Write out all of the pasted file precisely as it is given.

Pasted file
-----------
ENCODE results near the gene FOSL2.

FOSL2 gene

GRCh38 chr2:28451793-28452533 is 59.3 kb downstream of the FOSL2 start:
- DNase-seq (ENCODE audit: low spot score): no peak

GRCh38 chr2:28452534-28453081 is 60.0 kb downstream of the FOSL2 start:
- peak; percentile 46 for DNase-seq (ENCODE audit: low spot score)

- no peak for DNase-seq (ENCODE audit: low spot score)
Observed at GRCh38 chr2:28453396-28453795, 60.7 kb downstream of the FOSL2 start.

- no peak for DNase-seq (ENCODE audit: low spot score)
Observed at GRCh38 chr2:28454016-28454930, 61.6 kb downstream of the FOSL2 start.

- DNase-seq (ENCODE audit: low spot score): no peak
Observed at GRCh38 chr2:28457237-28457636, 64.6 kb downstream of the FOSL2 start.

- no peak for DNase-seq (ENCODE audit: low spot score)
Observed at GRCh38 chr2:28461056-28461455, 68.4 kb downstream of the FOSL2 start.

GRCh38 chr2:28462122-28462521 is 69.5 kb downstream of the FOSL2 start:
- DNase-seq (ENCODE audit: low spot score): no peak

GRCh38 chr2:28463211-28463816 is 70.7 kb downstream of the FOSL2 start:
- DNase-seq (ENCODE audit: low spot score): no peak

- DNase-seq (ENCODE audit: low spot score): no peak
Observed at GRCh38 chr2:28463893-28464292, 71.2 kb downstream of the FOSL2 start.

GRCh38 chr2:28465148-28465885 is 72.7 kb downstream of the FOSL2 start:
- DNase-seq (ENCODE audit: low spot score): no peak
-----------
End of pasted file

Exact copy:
ENCODE results near the gene FOSL2.

FOSL2 gene

GRCh38 chr2:28451793-28452533 is 59.3 kb downstream of the FOSL2 start:
- DNase-seq (ENCODE audit: low spot score): no peak

GRCh38 chr2:28452534-28453081 is 60.0 kb downstream of the FOSL2 start:
- peak; percentile 46 for DNase-seq (ENCODE audit: low spot score)

- no peak for DNase-seq (ENCODE audit: low spot score)
Observed at GRCh38 chr2:28453396-28453795, 60.7 kb downstream of the FOSL2 start.

- no peak for DNase-seq (ENCODE audit: low spot score)
Observed at GRCh38 chr2:28454016-28454930, 61.6 kb downstream of the FOSL2 start.

- DNase-seq (ENCODE audit: low spot score): no peak
Observed at GRCh38 chr2:28457237-28457636, 64.6 kb downstream of the FOSL2 start.

- no peak for DNase-seq (ENCODE audit: low spot score)
Observed at GRCh38 chr2:28461056-28461455, 68.4 kb downstream of the FOSL2 start.

GRCh38 chr2:28462122-28462521 is 69.5 kb downstream of the FOSL2 start:
- DNase-seq (ENCODE audit: low spot score): no peak

GRCh38 chr2:28463211-28463816 is 70.7 kb downstream of the FOSL2 start:
- DNase-seq (ENCODE audit: low spot score): no peak

- DNase-seq (ENCODE audit: low spot score): no peak
Observed at GRCh38 chr2:28463893-28464292, 71.2 kb downstream of the FOSL2 start.

GRCh38 chr2:28465148-28465885 is 72.7 kb downstream of the FOSL2 start:
- DNase-seq (ENCODE audit: low spot score): no peak